State Anticipates Medicaid Waiver Approval in January

By Christine Jordan Sexton

January is the new target date for final approval of the state’s Medicaid 1115 extension.

Agency for Health Care Administration Secretary Liz Dudek told members of the KidCare Coordinating Council on Friday that the December holidays will slow down talks between the states and the federal government, and that she now expects the Centers for Medicare and Medicaid Services to grant final approval to the sweeping waiver next month.

The waiver is vital for the state because it provides the regulatory framework the state needs to implement a mandatory Medicaid managed care program for all patients, from the cradle to the grave. The state must secure the existing Medicaid 1115 before implementing the new program, which will require amendments. Part of the Medicaid changes include a fundamental overhaul of the state’s Medically Needy program including premium requirements. Medically Needy serves people who have suffered catastrophic illness and become eligible for the safety net Medicaid program.

“I’m guessing that the  issue of the premium will be of interest to them (CMS),” Dudek said.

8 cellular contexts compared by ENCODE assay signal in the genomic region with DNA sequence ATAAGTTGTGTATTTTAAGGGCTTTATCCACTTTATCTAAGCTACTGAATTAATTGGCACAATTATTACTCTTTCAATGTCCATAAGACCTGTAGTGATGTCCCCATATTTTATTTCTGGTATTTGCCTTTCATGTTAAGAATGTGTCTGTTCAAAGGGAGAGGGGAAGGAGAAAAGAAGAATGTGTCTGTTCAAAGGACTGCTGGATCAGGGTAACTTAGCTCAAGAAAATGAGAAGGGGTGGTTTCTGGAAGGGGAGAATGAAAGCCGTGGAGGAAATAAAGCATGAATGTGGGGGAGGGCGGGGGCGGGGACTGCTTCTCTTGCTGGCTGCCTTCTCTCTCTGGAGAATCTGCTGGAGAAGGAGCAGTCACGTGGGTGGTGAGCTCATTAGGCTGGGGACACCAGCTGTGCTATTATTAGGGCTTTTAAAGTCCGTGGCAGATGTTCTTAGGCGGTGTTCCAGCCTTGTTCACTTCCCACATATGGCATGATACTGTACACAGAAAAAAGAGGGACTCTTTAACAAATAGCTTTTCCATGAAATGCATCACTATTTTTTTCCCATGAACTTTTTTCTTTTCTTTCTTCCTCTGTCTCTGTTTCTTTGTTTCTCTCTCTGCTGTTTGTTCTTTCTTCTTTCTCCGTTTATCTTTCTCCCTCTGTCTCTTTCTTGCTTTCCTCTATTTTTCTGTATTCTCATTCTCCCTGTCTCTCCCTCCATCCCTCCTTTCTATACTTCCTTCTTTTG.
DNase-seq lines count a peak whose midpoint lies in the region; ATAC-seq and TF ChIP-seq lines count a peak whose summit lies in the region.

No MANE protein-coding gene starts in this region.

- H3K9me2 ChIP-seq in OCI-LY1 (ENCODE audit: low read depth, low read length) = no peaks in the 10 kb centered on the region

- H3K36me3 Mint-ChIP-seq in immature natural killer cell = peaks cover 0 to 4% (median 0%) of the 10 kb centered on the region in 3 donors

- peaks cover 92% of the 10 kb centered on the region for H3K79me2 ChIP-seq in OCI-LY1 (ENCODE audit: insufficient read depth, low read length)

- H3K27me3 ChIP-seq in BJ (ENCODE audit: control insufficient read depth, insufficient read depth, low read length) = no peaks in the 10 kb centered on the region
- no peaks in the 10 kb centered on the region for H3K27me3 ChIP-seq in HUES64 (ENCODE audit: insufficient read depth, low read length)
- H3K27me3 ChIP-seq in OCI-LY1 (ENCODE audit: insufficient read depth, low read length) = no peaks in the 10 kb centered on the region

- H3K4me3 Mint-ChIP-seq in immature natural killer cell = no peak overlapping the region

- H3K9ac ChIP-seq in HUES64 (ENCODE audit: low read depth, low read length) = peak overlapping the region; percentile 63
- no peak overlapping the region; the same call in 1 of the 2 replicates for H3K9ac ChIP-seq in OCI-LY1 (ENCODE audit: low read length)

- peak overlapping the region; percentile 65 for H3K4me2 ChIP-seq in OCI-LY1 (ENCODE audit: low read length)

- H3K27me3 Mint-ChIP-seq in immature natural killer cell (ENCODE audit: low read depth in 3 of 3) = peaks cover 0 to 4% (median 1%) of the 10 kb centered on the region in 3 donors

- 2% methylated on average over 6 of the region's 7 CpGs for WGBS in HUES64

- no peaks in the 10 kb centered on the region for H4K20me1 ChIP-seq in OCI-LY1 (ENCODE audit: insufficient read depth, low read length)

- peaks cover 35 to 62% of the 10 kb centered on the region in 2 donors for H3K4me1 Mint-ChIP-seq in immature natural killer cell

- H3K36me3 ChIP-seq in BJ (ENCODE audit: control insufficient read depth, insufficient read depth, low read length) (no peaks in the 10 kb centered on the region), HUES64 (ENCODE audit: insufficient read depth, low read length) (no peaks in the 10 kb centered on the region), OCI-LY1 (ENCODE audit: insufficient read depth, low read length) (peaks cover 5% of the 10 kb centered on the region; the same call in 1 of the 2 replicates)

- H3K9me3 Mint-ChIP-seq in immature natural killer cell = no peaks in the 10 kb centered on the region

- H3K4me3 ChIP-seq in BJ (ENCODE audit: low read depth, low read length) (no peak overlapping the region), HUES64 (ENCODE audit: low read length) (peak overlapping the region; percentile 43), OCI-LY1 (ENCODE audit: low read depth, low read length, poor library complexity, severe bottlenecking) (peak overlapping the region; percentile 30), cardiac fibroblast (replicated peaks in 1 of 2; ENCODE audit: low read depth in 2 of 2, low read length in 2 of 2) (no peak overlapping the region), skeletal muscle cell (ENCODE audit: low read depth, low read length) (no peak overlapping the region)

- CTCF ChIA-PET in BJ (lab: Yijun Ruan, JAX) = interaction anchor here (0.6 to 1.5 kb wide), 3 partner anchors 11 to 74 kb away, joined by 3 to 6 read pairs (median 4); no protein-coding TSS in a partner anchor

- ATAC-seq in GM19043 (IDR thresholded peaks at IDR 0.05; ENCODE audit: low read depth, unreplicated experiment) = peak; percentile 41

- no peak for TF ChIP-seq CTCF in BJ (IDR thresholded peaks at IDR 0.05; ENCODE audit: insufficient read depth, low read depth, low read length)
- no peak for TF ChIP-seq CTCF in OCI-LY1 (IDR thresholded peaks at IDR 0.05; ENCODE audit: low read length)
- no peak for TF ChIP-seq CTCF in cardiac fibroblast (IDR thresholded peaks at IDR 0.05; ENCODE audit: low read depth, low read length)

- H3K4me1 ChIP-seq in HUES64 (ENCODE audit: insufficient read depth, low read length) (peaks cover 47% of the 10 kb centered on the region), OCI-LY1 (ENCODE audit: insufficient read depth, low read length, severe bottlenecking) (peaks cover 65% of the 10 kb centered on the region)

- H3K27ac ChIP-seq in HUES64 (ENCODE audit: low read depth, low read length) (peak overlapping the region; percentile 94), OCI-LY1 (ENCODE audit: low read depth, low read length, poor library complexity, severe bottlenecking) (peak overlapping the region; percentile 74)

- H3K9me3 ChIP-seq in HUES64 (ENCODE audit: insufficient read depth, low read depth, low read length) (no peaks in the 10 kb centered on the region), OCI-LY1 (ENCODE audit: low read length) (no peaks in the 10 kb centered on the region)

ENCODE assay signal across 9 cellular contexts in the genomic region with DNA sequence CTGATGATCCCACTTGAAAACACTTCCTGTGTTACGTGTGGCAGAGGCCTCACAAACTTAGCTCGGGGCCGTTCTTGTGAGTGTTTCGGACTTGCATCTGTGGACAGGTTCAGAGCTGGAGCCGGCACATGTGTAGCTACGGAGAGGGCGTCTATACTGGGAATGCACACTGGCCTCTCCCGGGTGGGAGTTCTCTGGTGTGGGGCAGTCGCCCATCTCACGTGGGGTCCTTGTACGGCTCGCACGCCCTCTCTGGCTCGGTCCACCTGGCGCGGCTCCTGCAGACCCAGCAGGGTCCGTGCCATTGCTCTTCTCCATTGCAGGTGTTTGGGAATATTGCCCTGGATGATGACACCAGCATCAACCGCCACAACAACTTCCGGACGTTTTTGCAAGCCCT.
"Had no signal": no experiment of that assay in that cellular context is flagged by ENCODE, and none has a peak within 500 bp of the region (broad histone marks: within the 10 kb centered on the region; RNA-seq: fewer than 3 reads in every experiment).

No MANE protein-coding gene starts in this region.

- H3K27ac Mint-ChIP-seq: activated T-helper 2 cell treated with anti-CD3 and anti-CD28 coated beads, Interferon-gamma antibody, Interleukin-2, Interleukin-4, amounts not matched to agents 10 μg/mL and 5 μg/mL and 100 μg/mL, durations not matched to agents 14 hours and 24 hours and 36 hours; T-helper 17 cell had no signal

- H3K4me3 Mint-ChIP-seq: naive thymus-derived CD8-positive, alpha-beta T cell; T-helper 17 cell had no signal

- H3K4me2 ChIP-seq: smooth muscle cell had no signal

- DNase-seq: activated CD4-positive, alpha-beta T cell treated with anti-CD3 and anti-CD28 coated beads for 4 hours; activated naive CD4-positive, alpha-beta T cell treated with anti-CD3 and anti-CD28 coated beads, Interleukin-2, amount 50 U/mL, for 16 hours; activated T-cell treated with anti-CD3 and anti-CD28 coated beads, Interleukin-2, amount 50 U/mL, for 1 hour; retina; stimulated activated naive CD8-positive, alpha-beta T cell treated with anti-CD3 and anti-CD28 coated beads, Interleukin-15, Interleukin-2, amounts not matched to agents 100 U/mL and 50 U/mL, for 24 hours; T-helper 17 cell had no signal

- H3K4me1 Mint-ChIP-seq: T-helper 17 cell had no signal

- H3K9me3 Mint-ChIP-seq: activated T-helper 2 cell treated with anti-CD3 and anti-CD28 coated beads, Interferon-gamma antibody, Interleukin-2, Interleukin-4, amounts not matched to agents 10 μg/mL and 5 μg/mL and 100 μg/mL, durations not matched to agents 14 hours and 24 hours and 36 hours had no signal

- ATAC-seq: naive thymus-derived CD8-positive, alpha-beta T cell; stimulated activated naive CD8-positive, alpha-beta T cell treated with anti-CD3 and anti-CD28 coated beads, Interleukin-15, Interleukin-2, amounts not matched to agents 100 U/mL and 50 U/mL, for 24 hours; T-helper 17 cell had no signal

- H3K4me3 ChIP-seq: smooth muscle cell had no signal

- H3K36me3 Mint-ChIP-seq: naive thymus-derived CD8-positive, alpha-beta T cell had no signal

Dudek’s comments to the KidCare Coordinating Council follow remarks made by Gov. Rick Scott, who earlier in the day said he was disappointed that CMS had not acted on the Medicaid 1115 waiver or the proposed amendments to it that the state has filed with the federal government.

Dudek also told the KidCare Coordinating Council that since the Legislature passed the mandatory managed Medicaid program she has spent quite some time educating people about managed care.

“It’s not new; managed care has been around for a really long time,” said Dudek, who said she’s been enrolled in the Tallahassee HMO, Capital Health Plan, since 1984.

Long-term-care patients will be the first Medicaid patients required to be enrolled in managed care. That requirement kicks in fall 2013. Other Medicaid patients — women and children, among others — will be required to be enrolled in managed care the following year.

The group met to finalize its recommendations for the state’ children’s health insurance program. Deputy Secretary Kim Berfield, who ran the meeting, abstained from voting on any recommendations,as did representatives of the Agency for Health Care Administration and the Department of Children and Families. Policy generally  has been that state agencies that are responsible for the KidCare initiative don’t weigh in on legislative recommendations.

Rich Robletto, Florida Healthy Kids executive director, did vote on recommendations. Florida Healthy Kids technically is not a state agency although it is established in statute and its program is financed in part with state dollars.

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